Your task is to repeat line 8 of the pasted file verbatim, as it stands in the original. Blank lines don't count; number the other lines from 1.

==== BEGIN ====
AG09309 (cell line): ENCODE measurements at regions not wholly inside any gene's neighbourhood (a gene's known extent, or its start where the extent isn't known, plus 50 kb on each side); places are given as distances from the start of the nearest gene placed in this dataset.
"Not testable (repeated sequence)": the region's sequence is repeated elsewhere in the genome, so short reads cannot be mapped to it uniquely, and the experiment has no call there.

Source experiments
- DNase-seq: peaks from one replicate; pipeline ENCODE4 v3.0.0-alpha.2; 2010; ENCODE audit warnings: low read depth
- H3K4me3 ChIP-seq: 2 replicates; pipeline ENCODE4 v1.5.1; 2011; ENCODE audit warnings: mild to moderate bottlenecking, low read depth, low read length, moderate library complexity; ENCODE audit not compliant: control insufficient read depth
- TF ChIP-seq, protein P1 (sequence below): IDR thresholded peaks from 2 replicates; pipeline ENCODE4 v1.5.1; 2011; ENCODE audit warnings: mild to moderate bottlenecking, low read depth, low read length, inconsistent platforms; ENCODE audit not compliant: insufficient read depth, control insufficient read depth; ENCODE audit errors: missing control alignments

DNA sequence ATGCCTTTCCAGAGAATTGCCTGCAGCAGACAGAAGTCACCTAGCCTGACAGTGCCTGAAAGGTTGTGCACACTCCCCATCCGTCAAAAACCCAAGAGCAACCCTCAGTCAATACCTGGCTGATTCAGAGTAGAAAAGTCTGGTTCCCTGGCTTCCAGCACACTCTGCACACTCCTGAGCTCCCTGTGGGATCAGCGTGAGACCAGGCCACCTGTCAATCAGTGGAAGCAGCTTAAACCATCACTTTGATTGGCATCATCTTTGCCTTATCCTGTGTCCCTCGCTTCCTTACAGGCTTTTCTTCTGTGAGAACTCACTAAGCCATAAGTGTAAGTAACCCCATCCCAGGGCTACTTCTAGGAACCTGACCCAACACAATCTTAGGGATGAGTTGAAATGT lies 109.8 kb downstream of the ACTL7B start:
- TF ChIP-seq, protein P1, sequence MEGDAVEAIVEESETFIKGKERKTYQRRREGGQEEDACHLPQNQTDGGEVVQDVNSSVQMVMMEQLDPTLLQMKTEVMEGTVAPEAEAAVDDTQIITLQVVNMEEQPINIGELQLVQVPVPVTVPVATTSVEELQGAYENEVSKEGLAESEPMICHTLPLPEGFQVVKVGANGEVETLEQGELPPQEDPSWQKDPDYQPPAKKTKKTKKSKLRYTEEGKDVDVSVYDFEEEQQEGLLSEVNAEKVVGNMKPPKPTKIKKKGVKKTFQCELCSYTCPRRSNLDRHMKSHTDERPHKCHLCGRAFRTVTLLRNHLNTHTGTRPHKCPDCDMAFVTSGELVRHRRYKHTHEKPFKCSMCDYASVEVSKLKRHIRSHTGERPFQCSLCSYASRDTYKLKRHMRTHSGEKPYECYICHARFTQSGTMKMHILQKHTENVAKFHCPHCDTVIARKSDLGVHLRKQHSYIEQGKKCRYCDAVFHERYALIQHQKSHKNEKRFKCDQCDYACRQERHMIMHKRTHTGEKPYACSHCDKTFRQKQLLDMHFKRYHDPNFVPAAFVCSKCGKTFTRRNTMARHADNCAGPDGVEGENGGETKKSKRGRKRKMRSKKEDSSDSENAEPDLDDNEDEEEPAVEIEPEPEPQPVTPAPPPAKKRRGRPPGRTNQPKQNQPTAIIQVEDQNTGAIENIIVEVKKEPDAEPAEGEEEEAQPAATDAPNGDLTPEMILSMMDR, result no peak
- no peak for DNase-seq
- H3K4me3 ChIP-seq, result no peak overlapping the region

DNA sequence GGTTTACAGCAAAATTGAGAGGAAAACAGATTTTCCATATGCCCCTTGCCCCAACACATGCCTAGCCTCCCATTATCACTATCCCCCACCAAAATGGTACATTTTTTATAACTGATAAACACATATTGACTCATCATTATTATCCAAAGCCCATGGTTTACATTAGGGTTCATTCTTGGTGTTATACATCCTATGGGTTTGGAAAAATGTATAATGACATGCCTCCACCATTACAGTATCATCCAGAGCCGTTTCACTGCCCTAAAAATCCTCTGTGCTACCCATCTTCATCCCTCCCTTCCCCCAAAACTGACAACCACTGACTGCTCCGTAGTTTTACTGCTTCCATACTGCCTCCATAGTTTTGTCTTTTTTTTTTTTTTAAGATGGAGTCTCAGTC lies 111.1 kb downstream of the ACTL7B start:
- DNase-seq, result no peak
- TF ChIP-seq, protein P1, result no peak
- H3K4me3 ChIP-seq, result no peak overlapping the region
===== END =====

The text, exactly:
- TF ChIP-seq, protein P1, sequence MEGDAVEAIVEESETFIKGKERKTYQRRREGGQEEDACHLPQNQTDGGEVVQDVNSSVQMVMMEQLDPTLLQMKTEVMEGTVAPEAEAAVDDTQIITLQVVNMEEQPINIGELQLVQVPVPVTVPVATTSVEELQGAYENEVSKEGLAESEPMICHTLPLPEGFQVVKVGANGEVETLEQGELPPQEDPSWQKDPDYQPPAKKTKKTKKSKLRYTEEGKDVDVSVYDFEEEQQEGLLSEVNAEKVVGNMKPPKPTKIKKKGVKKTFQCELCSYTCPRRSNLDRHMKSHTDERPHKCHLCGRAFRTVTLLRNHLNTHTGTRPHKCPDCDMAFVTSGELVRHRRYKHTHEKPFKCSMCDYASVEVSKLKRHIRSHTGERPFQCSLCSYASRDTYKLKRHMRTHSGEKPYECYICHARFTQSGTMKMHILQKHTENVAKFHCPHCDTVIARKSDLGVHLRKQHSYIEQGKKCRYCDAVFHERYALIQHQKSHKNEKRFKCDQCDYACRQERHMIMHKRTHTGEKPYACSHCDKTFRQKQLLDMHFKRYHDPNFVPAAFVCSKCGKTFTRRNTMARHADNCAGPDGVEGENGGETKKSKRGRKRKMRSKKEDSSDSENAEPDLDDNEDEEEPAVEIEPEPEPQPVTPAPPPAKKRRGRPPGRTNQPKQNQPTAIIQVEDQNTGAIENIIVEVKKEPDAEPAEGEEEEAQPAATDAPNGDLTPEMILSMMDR, result no peak